To recover foul Ale.

SCRAPE fine chalk a pound, or as the quantity of liquor requires, more; put it into a thin bag into the Ale. To recover liquor that is turned bad. IF any liquor be pricked or fading, put to it a little syrup of clay, and let it ferment with a little barm, which will recover it; and when it is well settled, bottle it up, put in a clove or two, with a lump of loaf sugar.

Directions for Bottling.

YOU must have firm corks, boiled in wort, or grounds of beer; fill within an inch of the cork’s reach, and beat it in with a mallet; then, with a small brass wire, bind the neck of the bottle, bring up the ends, and twist them over with a pair of pinchers.

To make a quarter of a hogshead of Ale, and a hogshead of beer, of coaked malt.

TAKE five strike of malt not ground too small; put in some boiling water, to cover the bottom of your mashing-vat, before you put in your malt; mash it with more boiling water, putting in your malt at several times, that it may be sure to be all wet alike; cover it with a peck of wheat bran then let it stand thus mashed four hours; then draw off three gallons of wort, and pour it upon that you have mashed; so let it stand half an hour more, ’till it runs clear; then draw off all that will run, and take two quarts of it to begin to work up with the barm, which must be about a pint and a half; put in the two quarts of wort at three times to the barm; you need not stir it till you begin to put in the boiled wort. You will not have enough to fill your vessel at first; wherefore you must pour on more boiling water, immediately after the other has done running, till you have enough to fill a quarter of a hogshead; and then pour on water for a hogshead of beer.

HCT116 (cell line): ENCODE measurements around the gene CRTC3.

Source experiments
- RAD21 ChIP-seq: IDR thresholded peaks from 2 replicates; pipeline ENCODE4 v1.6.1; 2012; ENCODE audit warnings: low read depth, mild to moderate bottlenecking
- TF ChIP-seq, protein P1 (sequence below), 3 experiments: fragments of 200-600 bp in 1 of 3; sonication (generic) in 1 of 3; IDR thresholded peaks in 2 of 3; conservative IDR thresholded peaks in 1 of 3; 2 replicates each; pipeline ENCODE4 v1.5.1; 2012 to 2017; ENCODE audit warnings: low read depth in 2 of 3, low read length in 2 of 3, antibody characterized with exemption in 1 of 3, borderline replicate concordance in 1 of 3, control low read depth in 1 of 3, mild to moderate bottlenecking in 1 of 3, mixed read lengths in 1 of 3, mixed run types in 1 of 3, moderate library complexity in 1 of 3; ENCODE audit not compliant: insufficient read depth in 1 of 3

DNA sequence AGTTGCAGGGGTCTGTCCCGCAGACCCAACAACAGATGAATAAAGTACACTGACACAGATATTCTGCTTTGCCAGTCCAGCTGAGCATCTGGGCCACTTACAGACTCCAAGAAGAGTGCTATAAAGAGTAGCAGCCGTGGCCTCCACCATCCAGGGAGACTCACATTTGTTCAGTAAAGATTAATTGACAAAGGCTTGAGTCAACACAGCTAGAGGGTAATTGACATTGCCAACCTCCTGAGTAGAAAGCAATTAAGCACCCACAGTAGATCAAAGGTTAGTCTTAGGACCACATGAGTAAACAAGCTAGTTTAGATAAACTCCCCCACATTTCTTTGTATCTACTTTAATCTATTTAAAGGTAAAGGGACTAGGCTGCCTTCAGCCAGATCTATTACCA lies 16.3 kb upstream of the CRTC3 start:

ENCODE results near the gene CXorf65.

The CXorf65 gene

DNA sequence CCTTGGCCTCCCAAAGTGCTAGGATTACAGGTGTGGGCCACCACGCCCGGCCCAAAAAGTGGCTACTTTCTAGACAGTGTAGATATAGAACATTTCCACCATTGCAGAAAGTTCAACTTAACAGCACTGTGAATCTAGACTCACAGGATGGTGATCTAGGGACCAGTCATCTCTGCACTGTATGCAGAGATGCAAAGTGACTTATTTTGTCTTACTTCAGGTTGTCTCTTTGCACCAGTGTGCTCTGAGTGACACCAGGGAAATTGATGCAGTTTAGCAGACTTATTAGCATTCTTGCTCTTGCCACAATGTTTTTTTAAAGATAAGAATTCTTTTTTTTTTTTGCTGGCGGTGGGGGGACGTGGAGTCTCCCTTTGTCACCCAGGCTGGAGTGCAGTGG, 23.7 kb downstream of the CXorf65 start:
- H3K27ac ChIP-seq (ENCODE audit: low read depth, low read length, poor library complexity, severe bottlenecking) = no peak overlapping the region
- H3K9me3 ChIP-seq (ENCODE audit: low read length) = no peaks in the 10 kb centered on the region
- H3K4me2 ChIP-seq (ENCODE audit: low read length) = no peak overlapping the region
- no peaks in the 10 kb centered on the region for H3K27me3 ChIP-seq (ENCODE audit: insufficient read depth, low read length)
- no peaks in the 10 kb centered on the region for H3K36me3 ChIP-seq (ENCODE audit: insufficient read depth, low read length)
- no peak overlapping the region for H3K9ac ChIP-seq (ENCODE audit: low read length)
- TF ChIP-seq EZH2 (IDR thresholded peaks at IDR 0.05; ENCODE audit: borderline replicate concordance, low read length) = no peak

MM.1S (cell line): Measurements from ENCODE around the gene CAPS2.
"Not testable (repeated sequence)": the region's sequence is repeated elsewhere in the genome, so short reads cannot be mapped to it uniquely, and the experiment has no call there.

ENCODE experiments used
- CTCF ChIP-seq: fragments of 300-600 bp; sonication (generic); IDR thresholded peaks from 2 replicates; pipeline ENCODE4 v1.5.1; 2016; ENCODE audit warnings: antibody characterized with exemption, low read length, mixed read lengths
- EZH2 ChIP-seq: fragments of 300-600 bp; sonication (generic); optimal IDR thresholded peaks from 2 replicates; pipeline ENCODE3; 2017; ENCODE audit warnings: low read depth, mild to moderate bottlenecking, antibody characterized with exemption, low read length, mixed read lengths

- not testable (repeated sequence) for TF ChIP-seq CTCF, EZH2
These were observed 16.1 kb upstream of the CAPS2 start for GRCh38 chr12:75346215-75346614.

As soon as the ale wort has run off, put a third part into the boiler: when it boils up, take off the skum, which you may put upon the grains for the small beer: when it is skummed, put in a pound and a half of hops, having first sifted out the feeds, then put in all the wort, and let it boil two hours and a half, afterwards train into two coolers, and let it stand to cool and settle, then put it to cool a little at a time, to the barm, and two quarts of wort, and beat it well together: every time you put the wort in, be sure you keep the settling out.